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Defense in Towson killing trial claims pressure by victim's wife

Justice SystemLaws and LegislationHomicideDownstream Oil and Gas Activities

A man accused of shooting a Towson gas station owner last year was pressured by "a woman who would go to the ends of the earth to have her husband killed," his attorney told jurors in opening statements Friday. The murder-for-hire trial could be the first test of Maryland's new death penalty law.

Walter Bishop Jr., 29, is accused of fatally shooting William R. Porter in the face and head at a Hess gas station on Joppa Road in March 2010 at the behest of the victim's wife. Prosecutors say that Karla Porter paid Bishop between $300 and $400 and promised him $9,000 more.

"Folks, he did it simply for the money," prosecutor Jennifer Schiffer told jurors.

Schiffer indicated that Bishop's videotaped confession would be key to the state's case.

"You're going to hear the story of cold-blooded, premeditated murder from the defendant's own mouth," she said.

Karla Porter's trial is scheduled to start next year, and both she and Bishop could face the death penalty if convicted.

Under a Maryland law that took effect two years ago, prosecutors can only seek capital punishment when there is DNA or video evidence conclusively linking a defendant to the crime, or a video recording of a voluntary interrogation and confession.

Bishop's lawyers have argued that police did not tell Bishop that he was being recorded or warn him that because he was being recorded, he could be eligible for the death penalty. Bishop, who is from Essex, talked to homicide detectives for hours and reportedly confessed to the killing.

The defense on Friday never denied that Bishop shot William Porter. Instead, public defender Stefanie McArdle focused on the others involved in the case, saying that Karla Porter hounded friends and relatives, looking for someone to kill her husband.

"It's unbelievable the lengths that this woman went to, the number of people that she involved," McArdle said.

Karla Porter repeatedly called and texted a friend of her daughter's, asking her to buy cyanide, McArdle said. She relentlessly phoned a handyman she barely knew, asking him to kill her husband — calling from different phones so that the handyman wouldn't know who it was, she said.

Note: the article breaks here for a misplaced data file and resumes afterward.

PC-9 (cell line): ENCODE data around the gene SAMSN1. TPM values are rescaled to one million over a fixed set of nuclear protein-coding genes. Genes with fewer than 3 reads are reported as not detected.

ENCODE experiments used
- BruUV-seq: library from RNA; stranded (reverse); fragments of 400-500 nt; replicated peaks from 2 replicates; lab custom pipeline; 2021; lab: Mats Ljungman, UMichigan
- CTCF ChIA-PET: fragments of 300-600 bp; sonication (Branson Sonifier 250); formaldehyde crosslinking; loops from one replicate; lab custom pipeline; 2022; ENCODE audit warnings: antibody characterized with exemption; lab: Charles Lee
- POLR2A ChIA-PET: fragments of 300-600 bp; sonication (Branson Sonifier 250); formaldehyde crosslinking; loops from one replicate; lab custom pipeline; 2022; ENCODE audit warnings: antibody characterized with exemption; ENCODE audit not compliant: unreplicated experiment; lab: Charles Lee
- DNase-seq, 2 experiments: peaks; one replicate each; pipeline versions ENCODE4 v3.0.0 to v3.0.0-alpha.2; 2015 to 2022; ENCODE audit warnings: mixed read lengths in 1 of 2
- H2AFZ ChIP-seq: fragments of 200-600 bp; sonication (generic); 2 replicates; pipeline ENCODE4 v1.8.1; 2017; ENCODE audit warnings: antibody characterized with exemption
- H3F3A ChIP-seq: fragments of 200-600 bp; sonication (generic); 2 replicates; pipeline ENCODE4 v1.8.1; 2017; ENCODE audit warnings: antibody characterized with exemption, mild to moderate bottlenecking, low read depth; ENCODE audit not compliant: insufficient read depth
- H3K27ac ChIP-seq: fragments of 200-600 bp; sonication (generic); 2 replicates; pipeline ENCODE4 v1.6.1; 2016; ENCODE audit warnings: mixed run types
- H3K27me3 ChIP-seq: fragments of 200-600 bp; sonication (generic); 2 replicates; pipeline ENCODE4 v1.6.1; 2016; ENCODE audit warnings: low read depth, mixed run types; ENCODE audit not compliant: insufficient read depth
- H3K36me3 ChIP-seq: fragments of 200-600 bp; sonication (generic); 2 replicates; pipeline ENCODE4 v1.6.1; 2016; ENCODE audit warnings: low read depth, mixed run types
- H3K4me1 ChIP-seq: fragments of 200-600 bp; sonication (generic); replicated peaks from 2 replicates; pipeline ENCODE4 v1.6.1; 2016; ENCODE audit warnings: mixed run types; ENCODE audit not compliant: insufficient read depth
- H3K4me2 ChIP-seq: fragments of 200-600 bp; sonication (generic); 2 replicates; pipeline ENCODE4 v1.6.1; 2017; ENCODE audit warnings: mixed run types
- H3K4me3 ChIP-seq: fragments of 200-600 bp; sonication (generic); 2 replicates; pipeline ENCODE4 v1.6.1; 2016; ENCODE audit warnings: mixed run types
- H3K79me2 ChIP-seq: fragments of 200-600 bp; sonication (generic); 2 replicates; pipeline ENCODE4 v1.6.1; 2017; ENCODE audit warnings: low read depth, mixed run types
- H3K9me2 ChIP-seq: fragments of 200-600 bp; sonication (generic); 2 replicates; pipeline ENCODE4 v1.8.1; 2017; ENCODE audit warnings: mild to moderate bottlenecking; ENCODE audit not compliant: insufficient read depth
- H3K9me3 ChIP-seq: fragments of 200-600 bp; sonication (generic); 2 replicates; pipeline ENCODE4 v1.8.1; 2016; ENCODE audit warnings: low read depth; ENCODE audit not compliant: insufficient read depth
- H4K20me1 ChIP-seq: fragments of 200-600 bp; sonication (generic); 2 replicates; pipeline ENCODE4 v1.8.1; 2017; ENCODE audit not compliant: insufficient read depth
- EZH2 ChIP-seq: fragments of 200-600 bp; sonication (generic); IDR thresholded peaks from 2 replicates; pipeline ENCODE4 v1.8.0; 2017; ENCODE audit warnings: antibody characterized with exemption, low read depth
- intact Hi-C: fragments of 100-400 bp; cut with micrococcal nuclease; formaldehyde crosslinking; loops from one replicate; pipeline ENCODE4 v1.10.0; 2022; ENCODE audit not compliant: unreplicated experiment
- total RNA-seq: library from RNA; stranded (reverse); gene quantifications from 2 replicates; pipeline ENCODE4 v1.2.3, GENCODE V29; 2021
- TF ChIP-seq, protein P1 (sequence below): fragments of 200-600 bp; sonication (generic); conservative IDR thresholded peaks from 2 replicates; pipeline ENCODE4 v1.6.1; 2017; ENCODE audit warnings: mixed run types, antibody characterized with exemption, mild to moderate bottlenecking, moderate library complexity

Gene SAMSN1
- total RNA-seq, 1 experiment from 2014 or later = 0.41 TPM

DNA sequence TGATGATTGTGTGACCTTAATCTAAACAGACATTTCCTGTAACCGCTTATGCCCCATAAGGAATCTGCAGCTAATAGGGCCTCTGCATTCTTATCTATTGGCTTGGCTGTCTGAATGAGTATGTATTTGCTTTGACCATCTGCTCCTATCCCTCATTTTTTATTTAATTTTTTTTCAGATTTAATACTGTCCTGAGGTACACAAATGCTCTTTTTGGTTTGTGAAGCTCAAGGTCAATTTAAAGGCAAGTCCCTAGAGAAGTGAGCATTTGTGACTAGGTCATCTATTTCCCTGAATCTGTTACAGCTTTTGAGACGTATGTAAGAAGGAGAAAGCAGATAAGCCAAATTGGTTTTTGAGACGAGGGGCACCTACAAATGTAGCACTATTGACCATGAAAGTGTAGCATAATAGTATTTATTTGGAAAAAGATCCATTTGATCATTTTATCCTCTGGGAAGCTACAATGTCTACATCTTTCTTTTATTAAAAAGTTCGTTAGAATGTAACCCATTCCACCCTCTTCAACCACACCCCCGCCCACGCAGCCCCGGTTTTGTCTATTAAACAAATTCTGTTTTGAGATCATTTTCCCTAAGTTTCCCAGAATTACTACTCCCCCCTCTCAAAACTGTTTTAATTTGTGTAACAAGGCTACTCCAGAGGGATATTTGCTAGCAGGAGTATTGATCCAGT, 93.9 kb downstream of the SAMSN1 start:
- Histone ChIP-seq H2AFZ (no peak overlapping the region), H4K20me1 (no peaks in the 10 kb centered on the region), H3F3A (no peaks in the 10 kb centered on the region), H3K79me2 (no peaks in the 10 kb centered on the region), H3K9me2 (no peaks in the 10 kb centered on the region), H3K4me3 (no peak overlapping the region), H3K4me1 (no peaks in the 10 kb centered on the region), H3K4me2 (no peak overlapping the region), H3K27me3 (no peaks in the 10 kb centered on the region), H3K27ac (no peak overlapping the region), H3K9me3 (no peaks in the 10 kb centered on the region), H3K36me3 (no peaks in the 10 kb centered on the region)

Karla Porter contacted Bishop through her nephew, Seamus Coyle, whom Bishop had known since they were 5 years old, McArdle said.

Together, Coyle and Karla Porter "put an incredible amount of pressure on Walter Bishop" to kill William Porter, McArdle said.

Coyle was convicted of first-degree murder last year. In all, six people were implicated in the killing; two have been convicted and two have pleaded guilty.

Bishop was the only defendant "to own up to his role in this offense," McArdle said.

Jurors also heard Friday from the first of the state's witnesses, which included police officers, crime scene investigators and a medical examiner.

A Baltimore County police officer testified that Karla Porter was "hysterical" when police arrived at the gas station owned by the couple after the early-morning shooting, and that she described the shooter as a black man in a black hoodie. Bishop is white.

The trial is expected to last two weeks. It was moved to Harford County because of publicity surrounding the case.

alisonk@baltsun.com

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Copyright © 2014, The Baltimore Sun
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